Another important factoid is that tablets are cannibalizing the PC industry. Forbes is reporting that European PC shipments sunk 11.4% in 2011, mainly due to lower demand for netbooks – a product that tablet functionality almost directly replaces.

It’s Not Just for Fun Anymore

Tablets are great gaming devices, so it is not surprising that ComScore says that 2/3 of tablet users play games on them at least once a month with 1/4 of users stating they play games once a day. I definitely sit somewhere in the middle of those stats, as I routinely use mine for gaming, reading, watching videos, and staying connected to friends and family.

Besides gaming and multimedia content consumption, tablets are also conquering the workplace. A prime example is that airlines have replaced heavy and expensive pilot flight manuals with iPads. Not only does it save the pilot from lugging around pounds of paper, but it also allows them to quickly search. Schools are replacing an entire year’s worth of textbooks, Doctors are using a plethora of medical apps to create efficiencies and improve patient care. Welcome to the 21st century.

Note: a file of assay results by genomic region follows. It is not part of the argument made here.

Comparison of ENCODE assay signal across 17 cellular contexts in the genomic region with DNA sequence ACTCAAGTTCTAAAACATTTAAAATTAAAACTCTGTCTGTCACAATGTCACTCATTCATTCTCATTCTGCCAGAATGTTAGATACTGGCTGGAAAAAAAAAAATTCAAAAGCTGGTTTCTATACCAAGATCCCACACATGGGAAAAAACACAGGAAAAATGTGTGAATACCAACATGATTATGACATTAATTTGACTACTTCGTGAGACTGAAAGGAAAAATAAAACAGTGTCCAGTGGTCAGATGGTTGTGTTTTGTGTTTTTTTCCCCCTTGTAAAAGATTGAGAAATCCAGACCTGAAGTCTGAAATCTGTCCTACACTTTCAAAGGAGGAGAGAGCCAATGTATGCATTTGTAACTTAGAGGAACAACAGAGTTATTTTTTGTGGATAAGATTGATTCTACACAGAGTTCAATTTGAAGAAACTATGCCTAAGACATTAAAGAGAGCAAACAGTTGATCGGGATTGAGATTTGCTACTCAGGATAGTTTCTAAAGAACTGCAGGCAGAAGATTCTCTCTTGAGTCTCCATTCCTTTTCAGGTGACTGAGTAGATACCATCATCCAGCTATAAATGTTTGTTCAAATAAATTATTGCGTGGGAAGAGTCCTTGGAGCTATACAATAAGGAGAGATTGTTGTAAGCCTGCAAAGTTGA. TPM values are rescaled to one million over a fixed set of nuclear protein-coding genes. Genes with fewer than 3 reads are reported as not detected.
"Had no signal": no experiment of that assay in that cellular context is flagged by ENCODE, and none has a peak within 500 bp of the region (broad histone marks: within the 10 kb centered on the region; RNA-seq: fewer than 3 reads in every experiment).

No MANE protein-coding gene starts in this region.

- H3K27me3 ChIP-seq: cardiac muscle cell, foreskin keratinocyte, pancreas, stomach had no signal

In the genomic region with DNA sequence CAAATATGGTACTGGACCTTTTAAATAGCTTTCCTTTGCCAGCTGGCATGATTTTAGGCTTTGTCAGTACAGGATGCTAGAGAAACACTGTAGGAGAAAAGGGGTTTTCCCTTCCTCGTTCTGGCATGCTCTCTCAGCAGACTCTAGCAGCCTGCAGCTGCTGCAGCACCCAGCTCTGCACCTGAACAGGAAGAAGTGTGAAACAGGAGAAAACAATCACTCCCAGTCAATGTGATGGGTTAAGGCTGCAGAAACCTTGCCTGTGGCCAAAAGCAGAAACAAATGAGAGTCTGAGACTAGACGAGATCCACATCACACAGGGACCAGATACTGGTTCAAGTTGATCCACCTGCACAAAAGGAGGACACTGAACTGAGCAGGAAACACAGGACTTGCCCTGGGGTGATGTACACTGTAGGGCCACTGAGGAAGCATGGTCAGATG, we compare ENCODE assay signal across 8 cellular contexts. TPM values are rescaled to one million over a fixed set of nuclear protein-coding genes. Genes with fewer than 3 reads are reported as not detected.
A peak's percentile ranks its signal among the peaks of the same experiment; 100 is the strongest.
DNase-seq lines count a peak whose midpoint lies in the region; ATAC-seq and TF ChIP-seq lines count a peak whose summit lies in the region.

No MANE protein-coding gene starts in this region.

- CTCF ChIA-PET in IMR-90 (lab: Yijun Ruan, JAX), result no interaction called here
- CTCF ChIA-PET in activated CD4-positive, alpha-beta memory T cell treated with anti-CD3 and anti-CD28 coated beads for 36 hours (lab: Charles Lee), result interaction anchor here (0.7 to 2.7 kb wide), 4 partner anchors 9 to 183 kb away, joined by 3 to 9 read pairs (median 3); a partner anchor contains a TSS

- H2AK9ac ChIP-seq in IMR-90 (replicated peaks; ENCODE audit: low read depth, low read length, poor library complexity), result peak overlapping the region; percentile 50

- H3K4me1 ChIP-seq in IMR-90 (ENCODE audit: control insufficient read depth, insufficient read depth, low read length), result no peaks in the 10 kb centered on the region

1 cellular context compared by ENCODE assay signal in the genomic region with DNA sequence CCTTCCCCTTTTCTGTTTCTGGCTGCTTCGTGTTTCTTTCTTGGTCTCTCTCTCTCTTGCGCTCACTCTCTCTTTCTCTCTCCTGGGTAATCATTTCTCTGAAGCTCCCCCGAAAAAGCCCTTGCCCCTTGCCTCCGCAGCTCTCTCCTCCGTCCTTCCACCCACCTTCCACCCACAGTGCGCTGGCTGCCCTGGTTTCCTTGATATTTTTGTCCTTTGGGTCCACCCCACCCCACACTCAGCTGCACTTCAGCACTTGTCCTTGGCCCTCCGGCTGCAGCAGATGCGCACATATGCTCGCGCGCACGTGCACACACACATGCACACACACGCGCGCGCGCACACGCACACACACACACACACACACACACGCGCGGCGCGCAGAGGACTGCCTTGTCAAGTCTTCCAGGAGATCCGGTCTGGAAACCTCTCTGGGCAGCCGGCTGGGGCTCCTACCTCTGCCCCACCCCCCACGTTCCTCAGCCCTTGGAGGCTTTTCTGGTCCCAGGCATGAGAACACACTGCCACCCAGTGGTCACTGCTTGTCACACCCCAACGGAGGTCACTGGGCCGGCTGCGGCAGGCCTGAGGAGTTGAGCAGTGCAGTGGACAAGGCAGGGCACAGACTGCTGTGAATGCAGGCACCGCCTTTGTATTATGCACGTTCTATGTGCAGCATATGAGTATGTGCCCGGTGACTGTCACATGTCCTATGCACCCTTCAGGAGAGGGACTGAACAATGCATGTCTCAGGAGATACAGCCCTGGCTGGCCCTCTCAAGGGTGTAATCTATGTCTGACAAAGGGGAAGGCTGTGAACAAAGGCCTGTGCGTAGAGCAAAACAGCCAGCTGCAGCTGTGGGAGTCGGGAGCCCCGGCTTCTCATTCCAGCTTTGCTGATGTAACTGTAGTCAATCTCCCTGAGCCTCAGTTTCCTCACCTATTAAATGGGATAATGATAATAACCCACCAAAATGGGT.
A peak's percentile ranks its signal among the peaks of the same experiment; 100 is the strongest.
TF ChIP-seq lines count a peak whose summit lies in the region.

How to Decide which Tablet to Buy

With a plethora of tablet options deciding which one is right for you can be a daunting task. Of course fanboys are likely to stick with their designated brand regardless of the features, functionality, or more importantly limitations. This resource from Tablet PC Comparison provides a high level overview of a large majority of available tablets. And below I provide my opinion on the subject.

Operating System / Content

The tablet OS is one of the most important factors to consider in your tablet buying decision. Until recently tablet discussions typically involved the great debate between Android’s open-ended operating system, with a variety of different products versus Apple’s closed and content-rich iPad.